The relief when Fiszman finally persuaded her to sell to Kroenke is evident. This explains why Hill-Wood went out of his way to praise the Bracewell-Smith family for the role they have played in the development and success of Arsenal over the last 70 years. He ended with the promise: “We will be considering appropriate ways to mark this long and valued commitment.” Lady Nina has clearly been forgiven now that she has done what Danny wanted, even if it was at the last moment.

There is no such redemption for Dein or even a mention that he originally brought in Kroenke. There may be a new chapter in the Arsenal story but Dein cannot be forgiven. And that is a great pity.

The fact is that Dein, for all his faults and mistakes, played a significant role in the making of modern Arsenal, not least in the recruitment of Arsene Wenger.

Just draw back a bit and consider the situation when David Dein first got into Arsenal. He was much taken by what Irving Scholar had done at Tottenham in the early 80s, managing to get round restrictive clauses that meant directors controlled who could buy shares in closed companies. Scholar’s arrival at Tottenham marked the start of commercialism in English football with Tottenham being floated on the stock exchange. Arsenal did not list on the exchange, Hill-Wood vetoing this Dein idea, but Dein did introduce commercialism at staid Highbury.

The thing to avoid here is the romantic notion that there was an English footballing paradise before money came into the game. There wasn’t. English football in the 80s was rotten. It was racist, sexist and, what is more, dangerously unsafe. English football needed to change and Dein was an innovator.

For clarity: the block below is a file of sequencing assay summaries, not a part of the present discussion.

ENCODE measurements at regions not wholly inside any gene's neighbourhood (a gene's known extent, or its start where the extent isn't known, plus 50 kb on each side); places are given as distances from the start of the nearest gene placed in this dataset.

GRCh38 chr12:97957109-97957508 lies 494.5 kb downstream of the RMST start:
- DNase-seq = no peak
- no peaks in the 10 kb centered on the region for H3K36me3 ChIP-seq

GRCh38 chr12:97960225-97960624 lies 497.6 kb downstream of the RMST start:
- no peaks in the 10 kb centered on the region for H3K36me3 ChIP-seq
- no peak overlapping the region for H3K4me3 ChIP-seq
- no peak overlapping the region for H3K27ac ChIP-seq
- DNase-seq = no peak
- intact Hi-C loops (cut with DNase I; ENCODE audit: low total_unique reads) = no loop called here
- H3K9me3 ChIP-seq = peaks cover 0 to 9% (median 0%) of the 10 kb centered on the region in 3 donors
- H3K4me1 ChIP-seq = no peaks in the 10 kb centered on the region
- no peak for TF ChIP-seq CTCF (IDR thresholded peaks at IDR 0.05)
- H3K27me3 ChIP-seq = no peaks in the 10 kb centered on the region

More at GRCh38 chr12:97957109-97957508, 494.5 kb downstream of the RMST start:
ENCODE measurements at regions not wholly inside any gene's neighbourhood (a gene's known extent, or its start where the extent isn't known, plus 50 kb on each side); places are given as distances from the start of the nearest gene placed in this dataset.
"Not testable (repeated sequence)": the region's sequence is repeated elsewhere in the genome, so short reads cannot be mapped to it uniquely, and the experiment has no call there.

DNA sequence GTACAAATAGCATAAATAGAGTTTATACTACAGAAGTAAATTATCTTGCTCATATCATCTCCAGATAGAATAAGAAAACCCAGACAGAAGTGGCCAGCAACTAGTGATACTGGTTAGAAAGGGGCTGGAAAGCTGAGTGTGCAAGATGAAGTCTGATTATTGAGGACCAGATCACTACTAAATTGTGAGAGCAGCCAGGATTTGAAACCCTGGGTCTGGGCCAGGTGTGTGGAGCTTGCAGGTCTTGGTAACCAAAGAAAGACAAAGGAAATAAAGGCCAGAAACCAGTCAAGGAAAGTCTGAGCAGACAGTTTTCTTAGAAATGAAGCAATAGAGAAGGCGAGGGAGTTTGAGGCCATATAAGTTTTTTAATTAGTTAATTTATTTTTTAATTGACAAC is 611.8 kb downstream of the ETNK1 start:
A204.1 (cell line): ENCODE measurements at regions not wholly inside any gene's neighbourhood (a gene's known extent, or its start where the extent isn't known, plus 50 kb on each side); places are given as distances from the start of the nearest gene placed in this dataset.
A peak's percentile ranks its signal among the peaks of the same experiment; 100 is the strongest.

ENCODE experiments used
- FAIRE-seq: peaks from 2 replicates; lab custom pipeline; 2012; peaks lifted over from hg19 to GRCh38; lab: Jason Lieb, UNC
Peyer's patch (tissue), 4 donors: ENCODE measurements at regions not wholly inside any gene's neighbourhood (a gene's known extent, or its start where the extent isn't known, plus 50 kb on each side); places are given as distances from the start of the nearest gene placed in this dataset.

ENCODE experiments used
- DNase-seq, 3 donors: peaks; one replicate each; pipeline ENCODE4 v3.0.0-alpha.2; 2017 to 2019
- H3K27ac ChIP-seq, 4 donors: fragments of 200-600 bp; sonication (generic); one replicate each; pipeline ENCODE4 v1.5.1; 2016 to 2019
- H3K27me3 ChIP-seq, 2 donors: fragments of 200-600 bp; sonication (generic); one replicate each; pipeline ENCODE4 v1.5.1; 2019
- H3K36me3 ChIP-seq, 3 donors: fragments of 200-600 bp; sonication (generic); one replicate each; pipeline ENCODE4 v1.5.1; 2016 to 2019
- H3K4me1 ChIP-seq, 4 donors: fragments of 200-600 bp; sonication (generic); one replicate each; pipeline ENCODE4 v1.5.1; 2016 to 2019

Dein had financial problems as a result of the collapse of his sugar business where he was the victim of a massive fraud. It was this that brought Fiszman into Arsenal, buying some of Dein’s shares. Having once been the unchallenged King of Highbury with a 42 per cent stake, Dein slowly saw it wither away while Fiszman’s share rose.

The two men might always have fallen out. But it did not help that they had sharp differences over Arsenal’s future strategy. Should the club have a new stadium or should it share the new Wembley? Dein favoured Wembley, Fiszman made sure Arsenal went for a new stadium.

You could argue that Fiszman was right and Dein was wrong. Building Emirates has been a success although it meant huge borrowings. It also soured relations in the board as the man Fiszman brought in to run the stadium project, Keith Edelman, did not get on with Dein. Indeed, when they both represented the club at Premier League meetings, the joke used to be that it was always a score draw with Arsenal since whatever Dein said Edelman opposed.

Kroenke, as the new custodian, does not have to worry about such things. He has made fine promises about not using the club’s funds to finance his purchase and respecting the self sustaining Arsenal model. But only time will show if these are the promises newspaper proprietors make when they buy a title. In such cases written pledges often prove not to be worth much.

And what all this does not answer is what happens to Wenger?

It is clear that he lost a soul mate when Dein was dumped. Arsenal then said there would be a replacement. There has not been. It will be interesting to see how the new owner will go about replacing the sounding board Wenger lost when Dein left.

For Arsenal fans, all this talk of Kroenke being the ideal custodian will mean little if the Frenchman does not rediscover his winning ways.